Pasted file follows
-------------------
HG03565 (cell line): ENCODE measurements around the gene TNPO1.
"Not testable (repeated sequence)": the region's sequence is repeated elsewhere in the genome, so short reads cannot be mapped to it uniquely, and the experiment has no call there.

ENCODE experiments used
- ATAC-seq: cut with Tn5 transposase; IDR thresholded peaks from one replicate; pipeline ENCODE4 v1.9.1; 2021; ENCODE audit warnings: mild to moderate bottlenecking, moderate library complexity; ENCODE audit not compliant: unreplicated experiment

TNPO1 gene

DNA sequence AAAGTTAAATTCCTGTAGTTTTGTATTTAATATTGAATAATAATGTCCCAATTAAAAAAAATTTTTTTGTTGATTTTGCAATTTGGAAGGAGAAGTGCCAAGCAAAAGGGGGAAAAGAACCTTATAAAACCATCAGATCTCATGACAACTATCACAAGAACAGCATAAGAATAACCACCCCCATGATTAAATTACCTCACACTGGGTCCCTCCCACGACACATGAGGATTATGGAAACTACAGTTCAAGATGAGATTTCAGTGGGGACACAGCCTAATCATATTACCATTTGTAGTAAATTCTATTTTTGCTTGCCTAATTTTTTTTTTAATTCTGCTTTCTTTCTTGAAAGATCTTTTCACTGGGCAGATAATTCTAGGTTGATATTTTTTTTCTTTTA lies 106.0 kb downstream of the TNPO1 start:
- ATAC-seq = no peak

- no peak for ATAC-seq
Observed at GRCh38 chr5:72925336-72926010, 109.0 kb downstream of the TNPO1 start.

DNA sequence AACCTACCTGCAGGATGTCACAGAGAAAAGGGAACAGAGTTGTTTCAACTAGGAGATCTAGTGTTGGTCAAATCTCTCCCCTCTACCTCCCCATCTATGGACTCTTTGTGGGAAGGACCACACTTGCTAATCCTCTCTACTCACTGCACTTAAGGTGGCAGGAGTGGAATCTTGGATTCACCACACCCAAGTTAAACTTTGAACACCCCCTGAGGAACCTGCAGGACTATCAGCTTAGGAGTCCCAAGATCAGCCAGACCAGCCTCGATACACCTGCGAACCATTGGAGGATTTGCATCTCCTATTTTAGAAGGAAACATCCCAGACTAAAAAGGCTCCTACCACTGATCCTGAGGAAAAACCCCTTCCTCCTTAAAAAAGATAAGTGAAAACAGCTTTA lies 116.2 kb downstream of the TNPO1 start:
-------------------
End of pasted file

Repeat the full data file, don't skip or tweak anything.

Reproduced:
HG03565 (cell line): ENCODE measurements around the gene TNPO1.
"Not testable (repeated sequence)": the region's sequence is repeated elsewhere in the genome, so short reads cannot be mapped to it uniquely, and the experiment has no call there.

ENCODE experiments used
- ATAC-seq: cut with Tn5 transposase; IDR thresholded peaks from one replicate; pipeline ENCODE4 v1.9.1; 2021; ENCODE audit warnings: mild to moderate bottlenecking, moderate library complexity; ENCODE audit not compliant: unreplicated experiment

TNPO1 gene

DNA sequence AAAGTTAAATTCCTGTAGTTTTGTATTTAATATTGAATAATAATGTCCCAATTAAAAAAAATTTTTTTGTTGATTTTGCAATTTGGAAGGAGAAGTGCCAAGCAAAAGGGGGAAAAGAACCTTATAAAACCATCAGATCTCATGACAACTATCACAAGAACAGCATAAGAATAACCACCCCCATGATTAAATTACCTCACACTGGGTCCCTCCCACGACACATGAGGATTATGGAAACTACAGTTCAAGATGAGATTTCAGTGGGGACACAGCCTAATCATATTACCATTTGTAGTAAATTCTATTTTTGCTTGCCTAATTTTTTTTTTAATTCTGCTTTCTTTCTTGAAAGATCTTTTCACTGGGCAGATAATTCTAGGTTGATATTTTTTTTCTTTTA lies 106.0 kb downstream of the TNPO1 start:
- ATAC-seq = no peak

- no peak for ATAC-seq
Observed at GRCh38 chr5:72925336-72926010, 109.0 kb downstream of the TNPO1 start.

DNA sequence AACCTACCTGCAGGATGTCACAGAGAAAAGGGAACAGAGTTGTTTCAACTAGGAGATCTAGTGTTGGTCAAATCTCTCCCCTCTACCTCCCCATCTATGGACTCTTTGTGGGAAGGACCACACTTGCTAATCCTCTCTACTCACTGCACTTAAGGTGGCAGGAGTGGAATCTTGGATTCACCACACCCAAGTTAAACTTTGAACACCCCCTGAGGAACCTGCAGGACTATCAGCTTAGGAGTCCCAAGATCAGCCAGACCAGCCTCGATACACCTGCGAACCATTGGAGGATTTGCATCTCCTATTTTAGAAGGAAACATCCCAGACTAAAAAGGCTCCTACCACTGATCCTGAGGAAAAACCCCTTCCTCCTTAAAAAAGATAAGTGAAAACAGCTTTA lies 116.2 kb downstream of the TNPO1 start: